Return guest Alan Shapiro continues our discussion on creativity, getting rid of numbness, finding and expressing your story and how routine helps him unleash his creative spark.
In Alan’s own words:
Passionate, award-winning photographer. Advertising Chief Creative Officer, too
I grew up on the creative side of the advertising world, working with clients around the world; telling their unique stories in very unique ways.
Along the way, I've had the pleasure of working with many, many talented photographers, directors and content creators. I became envious of their art and craft. At first, I saw it as a means of reducing my stress-filled life. As a Chief Creative Officer at the world's largest Advertising Agency Network, I needed a distraction. A friend gave me a camera. Then I bought another. And then another. My new hobby and daily "creative exercise regimen" quickly turned into a joy-filled and all consuming passion. Then my first photo client called. Then another. And then, many more. Lockheed Martin, GM, Cadillac, Apple, Ritz Carlton, Bose, Scholastic,...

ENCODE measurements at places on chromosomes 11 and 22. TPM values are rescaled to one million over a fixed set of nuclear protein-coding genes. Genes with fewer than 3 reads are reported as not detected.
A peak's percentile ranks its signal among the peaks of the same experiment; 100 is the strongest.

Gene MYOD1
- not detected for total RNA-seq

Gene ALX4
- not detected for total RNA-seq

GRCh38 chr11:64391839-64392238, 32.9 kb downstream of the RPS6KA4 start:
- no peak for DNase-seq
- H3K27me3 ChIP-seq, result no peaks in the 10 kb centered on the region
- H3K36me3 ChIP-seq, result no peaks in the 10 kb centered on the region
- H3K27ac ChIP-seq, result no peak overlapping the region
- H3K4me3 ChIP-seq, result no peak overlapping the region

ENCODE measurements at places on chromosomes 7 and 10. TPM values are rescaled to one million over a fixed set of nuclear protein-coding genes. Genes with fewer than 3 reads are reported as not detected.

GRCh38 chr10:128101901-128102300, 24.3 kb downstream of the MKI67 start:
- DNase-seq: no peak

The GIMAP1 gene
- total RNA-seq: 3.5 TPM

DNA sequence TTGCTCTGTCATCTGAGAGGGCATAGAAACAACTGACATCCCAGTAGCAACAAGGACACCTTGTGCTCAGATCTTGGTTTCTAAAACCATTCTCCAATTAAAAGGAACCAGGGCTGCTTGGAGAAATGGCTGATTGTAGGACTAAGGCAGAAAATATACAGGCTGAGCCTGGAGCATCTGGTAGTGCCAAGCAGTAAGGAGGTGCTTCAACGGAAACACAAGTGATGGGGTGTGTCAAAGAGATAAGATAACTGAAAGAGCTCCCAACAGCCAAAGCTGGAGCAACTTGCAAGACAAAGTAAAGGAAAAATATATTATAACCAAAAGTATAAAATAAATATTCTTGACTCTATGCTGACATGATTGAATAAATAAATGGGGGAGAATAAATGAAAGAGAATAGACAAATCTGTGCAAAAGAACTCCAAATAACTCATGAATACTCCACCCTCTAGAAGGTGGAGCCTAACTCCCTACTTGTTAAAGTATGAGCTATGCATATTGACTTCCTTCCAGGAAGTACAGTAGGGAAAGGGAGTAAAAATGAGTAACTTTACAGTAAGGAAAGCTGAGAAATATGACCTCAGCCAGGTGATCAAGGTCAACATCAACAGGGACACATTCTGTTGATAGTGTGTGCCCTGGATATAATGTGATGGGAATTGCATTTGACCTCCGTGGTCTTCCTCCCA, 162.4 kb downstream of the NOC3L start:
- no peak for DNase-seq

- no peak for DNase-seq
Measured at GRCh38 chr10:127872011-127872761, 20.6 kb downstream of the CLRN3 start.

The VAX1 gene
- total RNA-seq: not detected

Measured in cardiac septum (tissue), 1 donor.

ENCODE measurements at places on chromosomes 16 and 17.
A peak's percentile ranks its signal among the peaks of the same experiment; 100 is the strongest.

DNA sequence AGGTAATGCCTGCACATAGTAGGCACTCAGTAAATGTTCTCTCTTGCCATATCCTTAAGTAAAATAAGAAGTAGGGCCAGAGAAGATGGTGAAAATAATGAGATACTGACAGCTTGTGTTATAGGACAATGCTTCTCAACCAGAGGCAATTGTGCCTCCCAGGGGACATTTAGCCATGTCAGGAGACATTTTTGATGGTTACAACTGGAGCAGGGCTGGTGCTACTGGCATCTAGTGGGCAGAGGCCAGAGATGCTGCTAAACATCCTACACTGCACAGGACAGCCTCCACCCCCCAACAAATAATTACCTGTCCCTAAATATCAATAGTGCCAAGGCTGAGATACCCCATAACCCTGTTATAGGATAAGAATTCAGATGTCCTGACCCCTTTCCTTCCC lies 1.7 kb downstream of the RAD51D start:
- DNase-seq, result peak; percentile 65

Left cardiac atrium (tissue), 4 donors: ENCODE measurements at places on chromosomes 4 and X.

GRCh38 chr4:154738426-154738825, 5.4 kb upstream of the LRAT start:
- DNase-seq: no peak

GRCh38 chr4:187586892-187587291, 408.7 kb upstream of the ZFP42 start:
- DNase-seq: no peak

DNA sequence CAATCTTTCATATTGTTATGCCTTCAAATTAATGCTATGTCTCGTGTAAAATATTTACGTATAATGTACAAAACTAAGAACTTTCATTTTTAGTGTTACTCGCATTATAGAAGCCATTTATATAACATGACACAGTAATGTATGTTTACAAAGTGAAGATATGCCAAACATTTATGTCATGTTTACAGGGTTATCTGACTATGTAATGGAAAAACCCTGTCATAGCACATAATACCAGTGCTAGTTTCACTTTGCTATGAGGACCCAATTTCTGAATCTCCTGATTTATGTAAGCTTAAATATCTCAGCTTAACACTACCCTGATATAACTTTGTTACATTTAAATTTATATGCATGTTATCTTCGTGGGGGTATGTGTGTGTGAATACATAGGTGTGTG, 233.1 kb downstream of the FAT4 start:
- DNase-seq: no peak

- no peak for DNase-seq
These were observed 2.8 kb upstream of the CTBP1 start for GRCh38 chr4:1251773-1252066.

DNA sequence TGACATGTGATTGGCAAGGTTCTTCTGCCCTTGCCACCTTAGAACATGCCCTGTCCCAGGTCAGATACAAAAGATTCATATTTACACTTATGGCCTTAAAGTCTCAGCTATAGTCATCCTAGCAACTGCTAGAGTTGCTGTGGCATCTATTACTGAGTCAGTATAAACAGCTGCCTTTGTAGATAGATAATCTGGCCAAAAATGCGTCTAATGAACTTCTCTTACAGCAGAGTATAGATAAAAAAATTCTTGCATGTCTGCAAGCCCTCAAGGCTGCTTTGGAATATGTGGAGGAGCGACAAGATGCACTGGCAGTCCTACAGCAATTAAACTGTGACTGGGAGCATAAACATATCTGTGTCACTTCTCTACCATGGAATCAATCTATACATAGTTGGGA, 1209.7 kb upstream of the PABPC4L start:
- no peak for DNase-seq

I love talking to all sorts of people and seem to have a knack for getting them to open up and share themselves despite the intrusion and intimidation that a serious-looking camera often represents.
I like finding and sharing things I find.
Beautiful things. Powerful things. Poignant things.
I also enjoy taking something ordinary and making it something well beyond that.
Illustration and painting are other passions and I love creating unique "painted" photographs and photocompositions inspired by the Renaissance Masters.
My work hangs in corporate and private collections. It graces retail environments, editorial spreads, TV show sets and has been featured on products from housewares to clothing to puzzles.
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In order to tell the story of a crime, you have to turn back time. Every season, Investigative journalist Delia D'Ambra digs deep into a mind-bending mystery with the hopes of reigniting interest in a decades old homicide case.